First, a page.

This candelabrum centrepiece is one of four known examples all marked by Philip Cornman and based on the designs of Charles Heathcote Tatham. Tatham was one of the leading exponents of the imitative classicism of the turn of the nineteenth century and the move towards more monumental plate. In the introduction to Designs for Ornamental Plate, published in 1806, he wrote "It has been much lamented...that modern plate has much fallen off both in design and in execution...instead of Massiveness, the principal characteristic of good Plate, light and insignificant forms have prevailed...." Unlike Adam, whose "snippets of embroidery" Horace Walpole had so deplored, Tatham's classicism is based directly on Greek and Roman prototypes. "The Works of the Ancients are a MAP TO THE STUDY OF NATURE--they teach us what objects we are to select for imitation and, the method in which they may be combined for effect" he had written in his Ancient and Ornamental Architecture at Rome and Italy, published in 1799.
The design of this centrepiece combines elements from Tatham's published drawing of a centerpiece for the 5th Earl of Carlisle and a silver-gilt candelabrum signed by Tatham, made by William Pitts in 1800 (illustrated in A. G. Grimwade, "Silver at Althorp," Connoisseur, March 1963, fig. 8, p. 165.) The essential form, with its tripod base, three double-light branches, and central shallow circular bowl, is that of the Carlisle centrepiece, appearing in Designs for Ornamental Plate with the caption "A Piece of Plate designed and executed in Silver for the Earl of Carlisle in the year 1801." The treatment of the pedestal, with its wavy waterleaf decoration above a calyx of scrolling acanthus leaves, is closely related to the pedestal support on Tatham's Althorp candelabrum, which apparently derives from the ancient Barberini candelabrum, drawn and published by Tatham in 1795 (illustrated in David Udy, "The Influence of Charles Heathcote Tatham," Proceedings of the Society of Silver Collectors, Autumn 1975, p. 105.) The three other similar centrepieces by Cornman, all bearing the inscription of the retailers Rundell and Bridge, comprise an example of 1806 (illustrated in Udy, op. cit., fig. 163), an example of 1803 (illustrated Sotheby's London, February 5, 1987, lot 152), and another example, part of a dessert-service of 1806, which represents an adaptation of Tatham's design by Jean-Jacques Boileau, who also designed silver in this period (illustrated in Hilary Young, "A Further Note on J.J. Boileau, A Forgotten Designer of Silver," Apollo, October 1986, fig. 6, p. 337; sold Christie's London, June 24, 1981, lots 22-24.)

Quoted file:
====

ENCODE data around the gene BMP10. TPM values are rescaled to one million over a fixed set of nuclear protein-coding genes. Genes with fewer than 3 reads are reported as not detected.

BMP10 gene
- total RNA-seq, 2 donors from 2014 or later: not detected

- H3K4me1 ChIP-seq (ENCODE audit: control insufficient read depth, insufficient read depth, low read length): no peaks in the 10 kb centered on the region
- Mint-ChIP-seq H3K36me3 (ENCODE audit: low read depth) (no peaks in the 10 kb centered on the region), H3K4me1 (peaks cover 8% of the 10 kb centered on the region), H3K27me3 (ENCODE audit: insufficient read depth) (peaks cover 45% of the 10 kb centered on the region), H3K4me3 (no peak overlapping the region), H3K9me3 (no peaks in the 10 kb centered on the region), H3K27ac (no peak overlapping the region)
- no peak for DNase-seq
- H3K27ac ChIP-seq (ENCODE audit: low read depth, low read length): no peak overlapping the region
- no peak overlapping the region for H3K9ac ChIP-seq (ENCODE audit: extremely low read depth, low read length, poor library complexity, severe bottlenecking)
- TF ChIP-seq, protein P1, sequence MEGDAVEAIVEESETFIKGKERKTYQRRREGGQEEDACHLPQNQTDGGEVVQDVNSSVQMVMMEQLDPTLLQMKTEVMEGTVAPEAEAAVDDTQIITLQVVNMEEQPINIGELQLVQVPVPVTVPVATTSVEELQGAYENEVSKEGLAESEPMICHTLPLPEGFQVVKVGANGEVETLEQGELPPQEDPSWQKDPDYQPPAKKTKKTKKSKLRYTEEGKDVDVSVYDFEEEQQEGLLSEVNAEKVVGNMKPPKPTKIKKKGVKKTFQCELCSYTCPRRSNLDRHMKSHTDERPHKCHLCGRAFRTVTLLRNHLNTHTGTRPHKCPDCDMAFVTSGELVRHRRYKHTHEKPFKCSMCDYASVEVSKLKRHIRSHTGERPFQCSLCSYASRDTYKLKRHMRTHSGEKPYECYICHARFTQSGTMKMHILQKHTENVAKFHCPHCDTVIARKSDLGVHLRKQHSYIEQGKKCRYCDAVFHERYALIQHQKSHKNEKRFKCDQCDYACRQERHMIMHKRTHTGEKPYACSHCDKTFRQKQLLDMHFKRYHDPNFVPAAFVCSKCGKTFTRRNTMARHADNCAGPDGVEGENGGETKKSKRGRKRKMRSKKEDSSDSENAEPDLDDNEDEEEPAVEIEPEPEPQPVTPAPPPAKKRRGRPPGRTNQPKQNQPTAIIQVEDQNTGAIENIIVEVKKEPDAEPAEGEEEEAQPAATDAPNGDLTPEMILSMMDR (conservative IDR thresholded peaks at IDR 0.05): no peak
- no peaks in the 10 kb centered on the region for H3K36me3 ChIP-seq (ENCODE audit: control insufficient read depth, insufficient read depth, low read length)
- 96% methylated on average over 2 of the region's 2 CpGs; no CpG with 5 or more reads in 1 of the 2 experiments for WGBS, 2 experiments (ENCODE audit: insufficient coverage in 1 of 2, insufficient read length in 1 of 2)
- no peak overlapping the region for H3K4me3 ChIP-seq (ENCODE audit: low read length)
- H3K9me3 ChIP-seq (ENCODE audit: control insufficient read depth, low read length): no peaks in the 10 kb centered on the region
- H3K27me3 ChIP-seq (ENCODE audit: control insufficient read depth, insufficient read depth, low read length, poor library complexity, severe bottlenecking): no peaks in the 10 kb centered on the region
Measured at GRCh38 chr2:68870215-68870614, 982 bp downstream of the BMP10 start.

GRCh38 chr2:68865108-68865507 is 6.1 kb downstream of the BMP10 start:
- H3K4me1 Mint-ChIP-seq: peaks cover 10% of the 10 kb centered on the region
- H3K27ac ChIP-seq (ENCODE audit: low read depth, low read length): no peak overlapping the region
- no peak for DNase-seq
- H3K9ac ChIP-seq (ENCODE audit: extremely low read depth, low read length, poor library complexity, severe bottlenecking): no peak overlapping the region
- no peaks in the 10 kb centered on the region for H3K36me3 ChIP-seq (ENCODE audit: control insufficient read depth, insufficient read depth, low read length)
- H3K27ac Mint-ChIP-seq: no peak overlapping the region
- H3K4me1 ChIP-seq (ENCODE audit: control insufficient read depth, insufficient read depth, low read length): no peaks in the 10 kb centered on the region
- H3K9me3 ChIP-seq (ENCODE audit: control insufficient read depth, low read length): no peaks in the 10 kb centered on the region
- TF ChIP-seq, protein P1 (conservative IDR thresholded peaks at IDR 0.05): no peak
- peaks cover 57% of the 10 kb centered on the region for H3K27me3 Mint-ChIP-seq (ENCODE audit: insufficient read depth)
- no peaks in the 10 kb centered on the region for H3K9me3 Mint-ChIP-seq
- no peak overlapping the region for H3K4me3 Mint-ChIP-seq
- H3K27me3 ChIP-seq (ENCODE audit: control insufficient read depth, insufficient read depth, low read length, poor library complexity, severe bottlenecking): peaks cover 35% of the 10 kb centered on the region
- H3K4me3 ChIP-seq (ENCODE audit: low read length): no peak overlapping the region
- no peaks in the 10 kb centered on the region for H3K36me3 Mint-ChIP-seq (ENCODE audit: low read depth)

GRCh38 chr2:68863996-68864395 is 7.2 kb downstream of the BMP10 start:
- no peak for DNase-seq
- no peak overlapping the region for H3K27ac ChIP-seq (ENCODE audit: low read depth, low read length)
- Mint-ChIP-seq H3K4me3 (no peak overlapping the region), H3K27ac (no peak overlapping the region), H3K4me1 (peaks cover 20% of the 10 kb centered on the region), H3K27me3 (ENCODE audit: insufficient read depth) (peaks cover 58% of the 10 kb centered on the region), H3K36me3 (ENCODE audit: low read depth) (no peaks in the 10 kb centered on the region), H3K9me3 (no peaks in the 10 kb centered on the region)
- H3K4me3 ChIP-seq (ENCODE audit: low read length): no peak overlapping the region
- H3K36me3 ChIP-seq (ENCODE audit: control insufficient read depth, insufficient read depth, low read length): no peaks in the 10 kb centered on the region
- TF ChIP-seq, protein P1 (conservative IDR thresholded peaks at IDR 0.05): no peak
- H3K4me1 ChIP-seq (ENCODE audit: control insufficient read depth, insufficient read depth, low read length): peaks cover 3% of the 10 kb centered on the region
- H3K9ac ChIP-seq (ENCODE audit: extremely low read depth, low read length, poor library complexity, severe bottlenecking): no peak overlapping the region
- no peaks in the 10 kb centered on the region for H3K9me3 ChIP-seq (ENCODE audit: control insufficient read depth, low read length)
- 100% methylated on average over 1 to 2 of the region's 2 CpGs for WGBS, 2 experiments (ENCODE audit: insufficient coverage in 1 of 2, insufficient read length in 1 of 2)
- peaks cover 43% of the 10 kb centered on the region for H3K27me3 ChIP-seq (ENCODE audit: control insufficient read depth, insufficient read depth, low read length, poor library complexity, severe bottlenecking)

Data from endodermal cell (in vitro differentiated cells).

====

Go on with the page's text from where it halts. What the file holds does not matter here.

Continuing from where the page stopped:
The mark of Philip Cornman (d. 1822), who was trained as a sculptor and goldsmith, is rare, appearing only on the four above centerpieces, a pair of compotes (Sotheby's London, February 23, 1967, lot 150), two Warwick vases (for one see lot 90), and on a magnificent eight-piece Royal communion service of 1802 and 1803 for the Metropolitan Church at Quebec. This service, supplied by Rundell's, was made by Cornman to designs by Boileau and is illustrated and discussed by Arthur Grimwade in "New Light on Canadian Treasure" Country Life, January 31, 1985, pp. 268-273. Of Cornman, who is listed in the London Postal Directory after 1820 as "Cornman Son & Bridges," Grimwade writes that he "progressed from modest beginnings to considerable status to be commissioned by Rundell and Bridge....It seems strange that...so little silver bearing the mark has survived. It is possible, of course, that they [Cornman and Son] continued to work for Rundell, Bridge and Rundell under John Bridge's mark and that this is the explanation of the additional name of Bridges in the directories from 1820, which might suggest that the royal firm had a financial stake in the Cornman business. Whatever the relationship between Cornman and Rundells, we can point to a plateworker of hitherto unsuspected accomplishment". Evidence suggests that Cornman also had a personal relationship with Tatham, aside from his obvious familiarity with Tatham's published works. One of Cornman's exhibits of wax models at the Royal Academy included a portrait of the 5th of Earl of Carlisle, Tatham's patron for the original drawing of this centrepiece design (see Young, op. cit., p. 336).
This centrepiece epitomizes the rage for Egyptian styles that swept France and England following Napoleon's Egyptian campaign of 1798. Dominique Vivant Denon's publication Voyages dans la Basse et la Haute Egypt of 1802 fostered romantic notions of ancient Egypt and a fascination for Egyptian artefacts, which influenced the designs of Percier & Fontaine in Paris and Thomas Hope in London, among many others. The figure of the sphinx best symbolized Egyptian exoticism, and an example in silver by Charles Percier deserves comparison with the sphinxes on this centrepiece. Hilary Young has suggested that Tatham drew upon Percier & Fontaine's Recueil de Décorations Interieures of 1801 for the Egyptian details on his work, (Young, op. cit., fig. 3), and the sphinxes on this centrepiece certainly support this theory.